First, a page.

First, when peak distance is used as a voxel-level evidence, one can use a permutation test to examine whether the observed peak distance is shorter than the null distribution of permuted peak distances under null hypothesis. Here, the null hypothesis is that there is no reliable peak location exists for the condition contrast across subjects. The permutation test can resolve the issue of having no standard criterion for how short the peak distance should be to count as replication. For the example analysis (**Fig. 5A**), we generated null distributions of peak distance by shuffling the condition labels (e.g., ‘rejection’ and ‘friend’) within each participant (for more details, see **Methods**). The permuted data showed the intrinsic distribution of the peak distance within the dACC ROI, which was not a normal distribution. The test results showed that the observed peak distance for [rejection vs. friend] (*d* = 43.1 mm, see **Fig. 1B**) was not significantly shorter than the permuted peak distance, *p* = 0.617, suggesting that the replication study failed to reproduce the brain activation map more closely compared to random (null) maps. The test result for [pain vs. warmth] (*d* = 14.7 mm) also suggested replication failure, *p* = 0.223. This may be a function of the poor measurement properties of peak distance, as discussed above, rather than a failure to find reproducible activation, considering other test results presented below.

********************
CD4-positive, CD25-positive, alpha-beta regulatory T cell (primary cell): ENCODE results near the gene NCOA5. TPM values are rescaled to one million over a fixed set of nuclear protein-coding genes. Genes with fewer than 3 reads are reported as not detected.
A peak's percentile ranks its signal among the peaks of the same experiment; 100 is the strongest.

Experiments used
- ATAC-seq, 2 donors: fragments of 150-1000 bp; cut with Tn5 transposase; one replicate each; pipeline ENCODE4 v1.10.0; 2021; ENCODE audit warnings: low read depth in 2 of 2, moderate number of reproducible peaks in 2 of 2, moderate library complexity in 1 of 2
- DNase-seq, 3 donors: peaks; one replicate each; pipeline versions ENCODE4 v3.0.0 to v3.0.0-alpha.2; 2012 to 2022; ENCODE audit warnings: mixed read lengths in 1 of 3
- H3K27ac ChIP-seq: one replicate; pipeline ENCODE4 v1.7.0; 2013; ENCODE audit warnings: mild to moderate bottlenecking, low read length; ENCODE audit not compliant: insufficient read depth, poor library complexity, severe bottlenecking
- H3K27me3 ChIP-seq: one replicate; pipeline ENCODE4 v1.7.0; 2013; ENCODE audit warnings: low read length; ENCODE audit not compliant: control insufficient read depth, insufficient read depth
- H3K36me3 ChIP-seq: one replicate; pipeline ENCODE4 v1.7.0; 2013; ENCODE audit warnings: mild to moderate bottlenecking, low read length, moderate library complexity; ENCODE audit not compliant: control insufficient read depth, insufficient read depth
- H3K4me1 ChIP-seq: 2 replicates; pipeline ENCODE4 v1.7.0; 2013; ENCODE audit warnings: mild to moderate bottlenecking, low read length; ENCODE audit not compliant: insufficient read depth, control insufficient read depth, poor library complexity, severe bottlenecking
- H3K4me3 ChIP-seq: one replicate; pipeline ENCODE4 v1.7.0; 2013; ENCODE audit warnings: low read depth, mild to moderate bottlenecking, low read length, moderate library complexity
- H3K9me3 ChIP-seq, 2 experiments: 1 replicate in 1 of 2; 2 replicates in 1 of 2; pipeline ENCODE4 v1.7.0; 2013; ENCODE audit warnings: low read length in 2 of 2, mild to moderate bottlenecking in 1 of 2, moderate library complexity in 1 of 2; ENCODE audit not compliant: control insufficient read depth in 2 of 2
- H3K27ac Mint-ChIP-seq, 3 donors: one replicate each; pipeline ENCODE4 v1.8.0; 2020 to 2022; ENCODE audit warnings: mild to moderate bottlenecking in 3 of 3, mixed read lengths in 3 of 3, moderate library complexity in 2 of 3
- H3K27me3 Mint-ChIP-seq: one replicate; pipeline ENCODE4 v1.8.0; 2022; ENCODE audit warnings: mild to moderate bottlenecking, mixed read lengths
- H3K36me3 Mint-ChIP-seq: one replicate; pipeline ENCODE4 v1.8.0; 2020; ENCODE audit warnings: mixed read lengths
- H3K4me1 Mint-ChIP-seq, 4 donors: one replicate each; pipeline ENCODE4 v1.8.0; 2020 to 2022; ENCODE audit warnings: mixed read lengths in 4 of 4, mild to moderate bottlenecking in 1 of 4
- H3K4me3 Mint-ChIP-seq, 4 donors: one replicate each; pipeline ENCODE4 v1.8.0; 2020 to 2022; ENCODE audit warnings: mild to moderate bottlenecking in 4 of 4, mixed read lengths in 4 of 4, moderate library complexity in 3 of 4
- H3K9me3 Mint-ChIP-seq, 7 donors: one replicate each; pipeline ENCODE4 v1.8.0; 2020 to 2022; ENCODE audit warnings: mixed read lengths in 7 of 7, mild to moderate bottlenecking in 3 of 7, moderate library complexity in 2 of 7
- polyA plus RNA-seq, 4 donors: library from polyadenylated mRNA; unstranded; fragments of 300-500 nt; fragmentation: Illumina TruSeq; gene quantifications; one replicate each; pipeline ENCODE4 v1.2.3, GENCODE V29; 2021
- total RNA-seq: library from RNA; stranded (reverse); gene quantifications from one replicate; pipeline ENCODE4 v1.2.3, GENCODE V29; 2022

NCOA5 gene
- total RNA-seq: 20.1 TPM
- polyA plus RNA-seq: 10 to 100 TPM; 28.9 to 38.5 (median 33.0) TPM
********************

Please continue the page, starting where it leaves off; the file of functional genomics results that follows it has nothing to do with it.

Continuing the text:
Second, when multiple peak coordinates are available from previous studies, one can run Bayesian MANOVA or meta-analysis. Bayesian MANOVA can provide evidence for and against the hypothesis that a new study produces peak activation locations consistent with prior studies (a web-based Bayes factor calculation is available at http://cocoanlab.skku.edu/bayes_factor_bayesian_manova). Multivariate confidence regions are useful to visualize the peak distributions around the peak center along with the results of Bayesian MANOVA (for more details of how to construct confidence region, see **Methods**). In our example, as shown in **Fig. 5B**, the Bayes factor in favor of null hypothesis (BF_{01}) suggested that the peak distributions of the original and replication studies are distinct for the [rejection vs. friend] contrast, BF_{01} = 0.08. The Bayes factor for the [pain vs warmth] contrast supported null hypothesis, BF01 = 2.56, suggesting successful replication. Note that, similar to the use of confidence regions, one should be cautious about interpreting MANOVA results when peak coordinates are highly variable because high variance indicates that the peak locations are not reliable.